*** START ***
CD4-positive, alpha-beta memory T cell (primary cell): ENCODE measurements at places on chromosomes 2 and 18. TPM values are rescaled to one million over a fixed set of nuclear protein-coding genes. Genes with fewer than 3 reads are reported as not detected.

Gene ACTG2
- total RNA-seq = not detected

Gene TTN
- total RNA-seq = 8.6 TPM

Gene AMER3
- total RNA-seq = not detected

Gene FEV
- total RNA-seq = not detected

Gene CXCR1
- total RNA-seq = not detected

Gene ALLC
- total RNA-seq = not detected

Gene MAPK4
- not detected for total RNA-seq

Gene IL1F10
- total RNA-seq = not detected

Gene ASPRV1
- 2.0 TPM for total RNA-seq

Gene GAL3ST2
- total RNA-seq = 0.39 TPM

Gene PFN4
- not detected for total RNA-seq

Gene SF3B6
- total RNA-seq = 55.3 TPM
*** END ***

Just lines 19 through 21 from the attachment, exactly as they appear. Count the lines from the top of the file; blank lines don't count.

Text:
- 2.0 TPM for total RNA-seq

Gene GAL3ST2
- total RNA-seq = 0.39 TPM